A new consolidator headed by ex-Openwork CEO Mary-Anne McIntrye has set its sights on building a 300 adviser-strong business over the next five years.
The Socium Group, a private equity backed national independent financial advice group which launched last year, is looking to partner with advice firms’ management teams by taking a majority stake in their business.
Its latest deal saw the network buy Beaufort Group, a financial services firm with both an adviser network and discretionary fund management arm, in a deal which brought £1.1bn of assets under management to Socium.
Socium plans to build 15 to 20 successful ‘regional hubs’ — with eight expected by the end of 2020 and a further five in discussion — to create a “strong national footprint” with the aim of the client always being “within 50 miles of an office”.
It has grown steadily since its launch last year to now boast £6.25bn assets under influence.
The venture is backed by private equity firm Penta Capital, which has provided an acquisitions warchest of £160m to acquire IFA businesses across the UK.
Penta Capital said it had invested in Ms McIntyre's firm to carry out a “buy and build” in the UK independent financial advice market which was the “least consolidated” of all financial services.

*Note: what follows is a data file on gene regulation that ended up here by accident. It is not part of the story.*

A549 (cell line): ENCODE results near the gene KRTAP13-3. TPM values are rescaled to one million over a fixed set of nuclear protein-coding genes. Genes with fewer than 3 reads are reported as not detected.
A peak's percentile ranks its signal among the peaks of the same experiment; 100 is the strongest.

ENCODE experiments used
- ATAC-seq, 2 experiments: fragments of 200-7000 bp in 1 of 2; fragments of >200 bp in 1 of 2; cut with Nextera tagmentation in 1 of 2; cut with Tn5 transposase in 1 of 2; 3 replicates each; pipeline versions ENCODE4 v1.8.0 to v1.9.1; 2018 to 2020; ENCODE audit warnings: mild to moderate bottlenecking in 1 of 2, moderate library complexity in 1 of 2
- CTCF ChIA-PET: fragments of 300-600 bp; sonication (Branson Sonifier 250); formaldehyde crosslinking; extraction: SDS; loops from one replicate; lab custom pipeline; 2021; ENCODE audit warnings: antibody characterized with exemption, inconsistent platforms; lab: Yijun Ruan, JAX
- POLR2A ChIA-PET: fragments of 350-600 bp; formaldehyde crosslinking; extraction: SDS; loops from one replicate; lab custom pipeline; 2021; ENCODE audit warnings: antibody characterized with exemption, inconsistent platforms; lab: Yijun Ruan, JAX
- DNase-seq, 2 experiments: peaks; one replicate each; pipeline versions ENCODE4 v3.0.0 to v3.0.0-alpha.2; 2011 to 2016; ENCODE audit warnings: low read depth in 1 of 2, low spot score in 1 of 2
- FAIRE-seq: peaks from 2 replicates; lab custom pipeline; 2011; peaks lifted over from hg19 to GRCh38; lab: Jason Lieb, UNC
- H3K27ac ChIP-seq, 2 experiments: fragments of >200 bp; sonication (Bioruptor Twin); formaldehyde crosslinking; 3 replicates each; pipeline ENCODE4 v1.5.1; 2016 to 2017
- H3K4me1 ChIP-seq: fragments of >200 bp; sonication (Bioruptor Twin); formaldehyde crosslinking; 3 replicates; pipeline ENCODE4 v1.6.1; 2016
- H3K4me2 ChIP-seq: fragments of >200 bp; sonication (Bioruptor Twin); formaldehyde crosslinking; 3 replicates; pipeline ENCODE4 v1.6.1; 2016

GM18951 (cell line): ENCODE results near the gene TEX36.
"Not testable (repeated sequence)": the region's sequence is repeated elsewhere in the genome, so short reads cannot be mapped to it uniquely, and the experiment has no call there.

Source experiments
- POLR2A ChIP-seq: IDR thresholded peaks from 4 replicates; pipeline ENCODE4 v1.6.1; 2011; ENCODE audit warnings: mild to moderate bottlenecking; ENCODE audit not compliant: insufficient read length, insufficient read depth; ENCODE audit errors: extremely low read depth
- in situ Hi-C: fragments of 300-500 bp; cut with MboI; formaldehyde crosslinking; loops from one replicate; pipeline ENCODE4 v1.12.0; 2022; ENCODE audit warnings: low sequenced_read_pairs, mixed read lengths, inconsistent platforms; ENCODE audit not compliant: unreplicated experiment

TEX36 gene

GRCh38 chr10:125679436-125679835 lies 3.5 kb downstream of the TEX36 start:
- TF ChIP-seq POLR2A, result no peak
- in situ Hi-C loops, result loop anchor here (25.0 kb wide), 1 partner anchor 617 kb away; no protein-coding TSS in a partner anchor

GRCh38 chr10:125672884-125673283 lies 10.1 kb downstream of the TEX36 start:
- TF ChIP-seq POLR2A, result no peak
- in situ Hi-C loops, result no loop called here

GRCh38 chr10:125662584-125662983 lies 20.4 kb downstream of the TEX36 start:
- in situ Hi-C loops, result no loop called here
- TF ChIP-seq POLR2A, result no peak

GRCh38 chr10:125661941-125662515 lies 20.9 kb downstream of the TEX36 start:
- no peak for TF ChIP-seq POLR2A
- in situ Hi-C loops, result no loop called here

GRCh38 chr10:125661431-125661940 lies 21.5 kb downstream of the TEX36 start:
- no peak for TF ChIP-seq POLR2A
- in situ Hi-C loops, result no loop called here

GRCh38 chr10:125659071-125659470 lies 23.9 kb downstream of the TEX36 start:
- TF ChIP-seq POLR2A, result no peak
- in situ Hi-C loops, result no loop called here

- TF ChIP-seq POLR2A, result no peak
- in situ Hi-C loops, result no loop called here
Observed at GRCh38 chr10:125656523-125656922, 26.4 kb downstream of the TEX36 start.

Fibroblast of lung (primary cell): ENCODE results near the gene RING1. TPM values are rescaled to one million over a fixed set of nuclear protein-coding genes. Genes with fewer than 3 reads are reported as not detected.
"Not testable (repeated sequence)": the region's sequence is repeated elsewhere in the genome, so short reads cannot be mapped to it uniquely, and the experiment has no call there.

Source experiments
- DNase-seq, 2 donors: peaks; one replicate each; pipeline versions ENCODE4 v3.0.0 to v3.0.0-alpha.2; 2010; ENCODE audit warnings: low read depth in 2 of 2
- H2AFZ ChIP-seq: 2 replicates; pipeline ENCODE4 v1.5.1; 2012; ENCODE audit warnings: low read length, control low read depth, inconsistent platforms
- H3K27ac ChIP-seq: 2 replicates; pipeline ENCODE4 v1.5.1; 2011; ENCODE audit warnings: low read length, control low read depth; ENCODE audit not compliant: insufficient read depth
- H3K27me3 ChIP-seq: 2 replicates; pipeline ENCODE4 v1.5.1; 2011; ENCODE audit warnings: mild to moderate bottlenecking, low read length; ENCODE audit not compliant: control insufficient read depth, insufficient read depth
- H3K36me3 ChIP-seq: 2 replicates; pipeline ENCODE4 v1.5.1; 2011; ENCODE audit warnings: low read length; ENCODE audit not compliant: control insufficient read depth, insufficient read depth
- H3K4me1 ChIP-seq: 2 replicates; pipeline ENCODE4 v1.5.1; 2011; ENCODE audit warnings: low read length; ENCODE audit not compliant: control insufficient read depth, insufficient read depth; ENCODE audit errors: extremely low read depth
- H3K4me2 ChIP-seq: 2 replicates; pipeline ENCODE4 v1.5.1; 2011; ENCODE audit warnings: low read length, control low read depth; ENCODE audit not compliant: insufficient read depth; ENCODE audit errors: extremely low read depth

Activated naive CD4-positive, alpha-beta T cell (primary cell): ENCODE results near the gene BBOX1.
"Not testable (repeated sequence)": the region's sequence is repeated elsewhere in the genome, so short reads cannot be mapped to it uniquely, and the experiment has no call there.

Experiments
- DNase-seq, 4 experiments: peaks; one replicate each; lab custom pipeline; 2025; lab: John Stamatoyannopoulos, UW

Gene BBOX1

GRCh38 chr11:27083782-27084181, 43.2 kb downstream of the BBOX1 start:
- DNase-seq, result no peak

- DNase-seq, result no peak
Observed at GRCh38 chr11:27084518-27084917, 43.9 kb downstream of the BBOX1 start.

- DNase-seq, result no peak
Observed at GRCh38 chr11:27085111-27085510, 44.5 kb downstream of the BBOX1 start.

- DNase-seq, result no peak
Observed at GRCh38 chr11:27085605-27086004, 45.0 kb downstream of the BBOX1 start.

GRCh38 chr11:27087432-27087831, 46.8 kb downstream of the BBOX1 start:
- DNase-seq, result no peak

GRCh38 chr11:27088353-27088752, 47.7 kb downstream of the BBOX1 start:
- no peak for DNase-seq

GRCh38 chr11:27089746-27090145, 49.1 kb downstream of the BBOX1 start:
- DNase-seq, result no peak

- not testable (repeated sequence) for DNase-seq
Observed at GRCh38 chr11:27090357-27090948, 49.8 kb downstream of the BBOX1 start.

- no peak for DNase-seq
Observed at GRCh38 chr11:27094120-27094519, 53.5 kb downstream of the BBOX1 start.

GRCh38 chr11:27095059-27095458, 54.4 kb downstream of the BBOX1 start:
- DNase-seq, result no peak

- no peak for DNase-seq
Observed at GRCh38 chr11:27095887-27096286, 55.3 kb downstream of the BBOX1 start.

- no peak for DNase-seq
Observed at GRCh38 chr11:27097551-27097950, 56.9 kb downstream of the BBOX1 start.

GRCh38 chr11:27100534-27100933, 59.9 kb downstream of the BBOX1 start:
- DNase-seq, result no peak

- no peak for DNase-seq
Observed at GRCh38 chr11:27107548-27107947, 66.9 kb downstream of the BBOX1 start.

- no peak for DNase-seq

Its website says Penta’s aim, through Socium, was to create a “best in class advice business, providing superior service and value for money for the customer, with significant central support allowing the acquired businesses to focus on customer needs”.
Ms McIntyre headed up Openwork for five years — steering the business through the Retail Distribution Review — after time at Fidelity and Deloitte and later moving to Old Mutual Wealth.
Other industry stalwarts are also on board, such as former finance director of Openwork and Intrinsic Financial Services Simon Brunt and ex-Quilter Cheviot boss Martin Baines.
Ms McIntyre said: “The strategy for Socium has been to work with growing firms aiming to double their businesses over the next few years, becoming hubs at the heart of the group.
“Beaufort Group embodies this approach, as a successful, growing, client focused business.”
Derrick Dunne, chief executive of Beaufort Financial, said he was “extremely excited” about this deal, which enabled the firm to bring its growth strategy to fruition and offer succession and buy-out options to its existing partners.
He added: “Socium shares our belief in high-quality, adviser-led financial advice, so we are delighted to be working with Mary-Anne and her team on further enhancing what we have to offer and building one of the leading financial advice firms in the UK.”
Mergers and acquisition activity in the adviser industry, and broader UK wealth management, has increased over the past few years, primarily driven by regulation, an ageing demographic and increasing professional indemnity insurance costs.
Recent data showed funds spent on larger mergers and acquisitions in the IFA market jumped by more than 100 per cent last year to £249m, and the pattern of consolidation has shown no sign of abating since.